Last month, the Food and Drug Administration (FDA) approved another in a series of medicines that have dramatically changed the outlook for those diagnosed with hepatitis C.
Epclusa is a single pill taken once a day for 12 weeks. It is the first drug to clear all six strains of the virus in up to 99 percent of patients.
It also is the latest direct acting antiviral — a drug that stops the virus from replicating itself. Previous drugs worked by helping the body fight off the infection.
Before these antivirals became available in 2013, treatments for hepatitis C were only moderately effective. Their side effects, which included depression, anemia, and flu-like symptoms, were often worse than the early stages of the disease itself.
“I was so ill I just ended up telling myself that I could make it through one hour and then the next,” wrote commenter N. V. on the website Hepatitis Central, describing the side effects of the old medications. “All I know is that I had a better life before the treatment than I have now and I was a lot stronger.”
Faced with such side effects and given the fact that the infection can be asymptomatic for years, many patients chose to just wait until something better came along.
Effective but expensive
About live with chronic hepatitis C. About three-quarters of them are baby boomers.
Before the early 1990s, medical procedures using unsterile equipment or donated blood — which was not screened for hepatitis before 1992 — exposed many of this generation to the virus.
The new antivirals are not only more effective than the old drugs, but they are also gentler.
In fact, the most common side effects reported during clinical trials of Epclusa were headache and fatigue, according to the FDA.
Epclusa is expected to be especially useful for those with genotypes 2 and 3. Those strains of the virus are less common in the United States and current treatments don’t work as well for them as they do for some of the more common strains.
There is, however, a catch to all this good news. The drugs are quite expensive.
Gilead, the pharmaceutical company that manufactures Epclusa and several other hepatitis C medications, priced it at $74,760 for the 12-week course. That equates to $890 per pill.
That’s cheap compared to similar drugs. A course of Harvoni, also manufactured by Gilead to treat hepatitis C, is priced at $94,500 — or $1,125 per pill.
The actual amount paid for these medications, however, is often much less than the sticker price because drug companies negotiate with insurance companies for lower rates, and offer discounts to public payers. Gilead also offers financial assistance for individuals through a program called Support Path.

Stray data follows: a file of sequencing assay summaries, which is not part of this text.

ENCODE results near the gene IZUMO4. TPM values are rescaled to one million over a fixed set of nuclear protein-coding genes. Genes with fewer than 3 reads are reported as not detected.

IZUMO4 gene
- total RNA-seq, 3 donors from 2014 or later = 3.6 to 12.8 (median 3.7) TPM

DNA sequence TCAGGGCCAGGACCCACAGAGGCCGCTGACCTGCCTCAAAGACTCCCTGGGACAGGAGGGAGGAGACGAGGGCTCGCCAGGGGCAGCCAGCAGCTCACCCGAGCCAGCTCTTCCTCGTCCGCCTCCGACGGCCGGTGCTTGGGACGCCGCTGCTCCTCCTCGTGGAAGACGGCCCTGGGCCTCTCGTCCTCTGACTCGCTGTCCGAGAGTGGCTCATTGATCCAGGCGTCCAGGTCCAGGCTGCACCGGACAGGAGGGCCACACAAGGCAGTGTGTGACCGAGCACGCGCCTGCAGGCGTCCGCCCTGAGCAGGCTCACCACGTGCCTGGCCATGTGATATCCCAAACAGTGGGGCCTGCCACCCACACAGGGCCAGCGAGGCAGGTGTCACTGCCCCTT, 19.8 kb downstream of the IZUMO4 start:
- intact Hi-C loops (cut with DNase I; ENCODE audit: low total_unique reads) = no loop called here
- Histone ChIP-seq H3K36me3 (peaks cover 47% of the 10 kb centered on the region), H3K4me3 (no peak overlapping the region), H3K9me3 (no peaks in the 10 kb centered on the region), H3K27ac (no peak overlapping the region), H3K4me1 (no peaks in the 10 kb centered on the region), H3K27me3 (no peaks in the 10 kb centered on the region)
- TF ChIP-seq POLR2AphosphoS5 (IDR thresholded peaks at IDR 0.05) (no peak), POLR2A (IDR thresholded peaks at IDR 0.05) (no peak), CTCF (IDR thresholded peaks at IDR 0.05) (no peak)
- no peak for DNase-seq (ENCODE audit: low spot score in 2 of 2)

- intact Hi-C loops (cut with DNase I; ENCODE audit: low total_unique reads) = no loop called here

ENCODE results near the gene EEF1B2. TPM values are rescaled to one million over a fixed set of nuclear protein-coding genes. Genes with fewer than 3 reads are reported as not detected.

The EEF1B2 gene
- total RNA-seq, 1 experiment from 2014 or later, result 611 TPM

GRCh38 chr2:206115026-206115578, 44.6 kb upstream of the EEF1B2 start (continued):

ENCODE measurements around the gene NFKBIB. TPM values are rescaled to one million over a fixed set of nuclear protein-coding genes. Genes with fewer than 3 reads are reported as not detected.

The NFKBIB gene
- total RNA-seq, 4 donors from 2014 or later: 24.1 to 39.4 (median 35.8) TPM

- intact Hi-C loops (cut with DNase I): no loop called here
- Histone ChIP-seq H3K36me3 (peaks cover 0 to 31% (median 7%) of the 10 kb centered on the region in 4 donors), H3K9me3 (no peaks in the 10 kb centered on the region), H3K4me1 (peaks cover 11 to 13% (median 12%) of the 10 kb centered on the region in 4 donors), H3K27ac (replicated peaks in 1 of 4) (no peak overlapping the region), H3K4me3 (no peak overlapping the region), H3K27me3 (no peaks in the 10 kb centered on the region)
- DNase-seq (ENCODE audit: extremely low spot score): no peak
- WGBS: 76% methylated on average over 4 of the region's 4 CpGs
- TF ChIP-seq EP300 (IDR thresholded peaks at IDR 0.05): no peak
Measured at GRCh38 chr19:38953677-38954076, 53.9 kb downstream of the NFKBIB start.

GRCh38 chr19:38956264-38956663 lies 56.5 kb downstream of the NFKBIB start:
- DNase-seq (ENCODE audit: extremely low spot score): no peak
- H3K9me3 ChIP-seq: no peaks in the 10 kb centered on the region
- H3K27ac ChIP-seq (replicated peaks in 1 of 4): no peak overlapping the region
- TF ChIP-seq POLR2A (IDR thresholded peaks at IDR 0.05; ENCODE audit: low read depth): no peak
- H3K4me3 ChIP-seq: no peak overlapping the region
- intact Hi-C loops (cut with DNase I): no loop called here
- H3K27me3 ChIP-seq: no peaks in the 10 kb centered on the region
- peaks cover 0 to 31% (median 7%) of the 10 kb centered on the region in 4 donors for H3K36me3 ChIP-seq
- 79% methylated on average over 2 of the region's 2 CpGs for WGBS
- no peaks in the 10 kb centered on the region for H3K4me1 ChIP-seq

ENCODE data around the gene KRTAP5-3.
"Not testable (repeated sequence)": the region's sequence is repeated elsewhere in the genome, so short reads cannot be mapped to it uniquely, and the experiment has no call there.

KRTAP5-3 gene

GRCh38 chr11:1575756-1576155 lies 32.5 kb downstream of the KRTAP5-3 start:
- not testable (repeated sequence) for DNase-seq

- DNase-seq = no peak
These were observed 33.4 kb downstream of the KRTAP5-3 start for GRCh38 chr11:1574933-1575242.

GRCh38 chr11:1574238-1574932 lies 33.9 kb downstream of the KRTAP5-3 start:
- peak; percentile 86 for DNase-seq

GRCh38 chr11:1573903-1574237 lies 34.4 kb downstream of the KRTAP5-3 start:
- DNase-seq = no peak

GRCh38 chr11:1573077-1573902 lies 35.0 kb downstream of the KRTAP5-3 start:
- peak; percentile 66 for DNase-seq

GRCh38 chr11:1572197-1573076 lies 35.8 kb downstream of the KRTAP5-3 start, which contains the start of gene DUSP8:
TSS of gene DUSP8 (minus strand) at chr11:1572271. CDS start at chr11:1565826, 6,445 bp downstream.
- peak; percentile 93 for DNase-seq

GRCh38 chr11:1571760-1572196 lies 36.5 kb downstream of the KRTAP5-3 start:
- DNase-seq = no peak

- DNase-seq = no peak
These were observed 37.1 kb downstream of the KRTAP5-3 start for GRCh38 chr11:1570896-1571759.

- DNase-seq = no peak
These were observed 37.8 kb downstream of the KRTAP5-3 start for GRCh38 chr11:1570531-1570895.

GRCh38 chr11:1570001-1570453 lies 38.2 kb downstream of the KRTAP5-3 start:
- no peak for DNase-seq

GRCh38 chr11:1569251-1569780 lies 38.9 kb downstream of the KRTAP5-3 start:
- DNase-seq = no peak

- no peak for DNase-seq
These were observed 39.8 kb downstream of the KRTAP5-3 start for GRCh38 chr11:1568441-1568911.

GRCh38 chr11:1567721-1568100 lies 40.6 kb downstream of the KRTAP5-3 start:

Who should get the drug?
Still, the cost of the drugs has been so high that payers, including Medicaid, have responded by approving the medications for only the most severe cases.
A review of Medicaid practices published last August found that nearly three-quarters of states were denying the drugs to those whose condition had not yet progressed to advanced liver scarring.
Most of these states also considered the patient’s drug and alcohol use when weighing eligibility, with about half requiring applicants to pass urine tests.
Those practices have come under fire for being unfair and scientifically unfounded.
“Apart from potentially being a human rights violation, [the restrictions] do not make (economic) sense in terms of clinical, public, and long-term health,” the review’s authors wrote.
The courts have echoed this opinion. Earlier this year, a federal judge ordered the state of Washington’s Medicaid program to remove these restrictions. Four other states have similarly expanded access, as have private insurers in some states.
How much should it cost?
In the meantime, some patients have sought a more creative solution: getting the drug from India, where patent laws allow a generic version of Harvoni and other hepatitis C drugs to be sold at a fraction of the price.
An Australian-run buyers club coordinates sales between Indian pharmaceutical companies and international customers.
The high price of these drugs has drawn a lot of media attention and made hepatitis the poster child of skyrocketing pharmaceutical prices.
In a report published last December, Sens. Ron Wyden (D-Oregon) and Charles Grassley (R-Iowa) found that the prices Gilead charged for Harvoni and another hepatitis C drug, Sovaldi, could not be explained by research and development costs.
“Gilead pursued a calculated scheme for pricing and marketing its hepatitis C drug based on one primary goal, maximizing revenue, regardless of the human consequences,” Wyden said in a statement.
In an email to Healthline, Gilead spokesperson Mark Snyder said the company priced the drugs “responsibly and thoughtfully.”
“With the rebates and discounts now in place, the prices today are less than the cost of the prior standard of care regimen,” he said.
Price will continue to be an issue for other miracle drugs on the horizon, said Emalie Huriaux, chair of the steering committee of the National Viral Hepatitis Roundtable.
“Hepatitis C has been the example held up, but what happens when there’s a cure for diabetes or Alzheimer’s or a drug that could really help resolve heart disease?” she told Healthline. “How do you deal with what will likely be high-priced drugs for conditions that affect even more people?”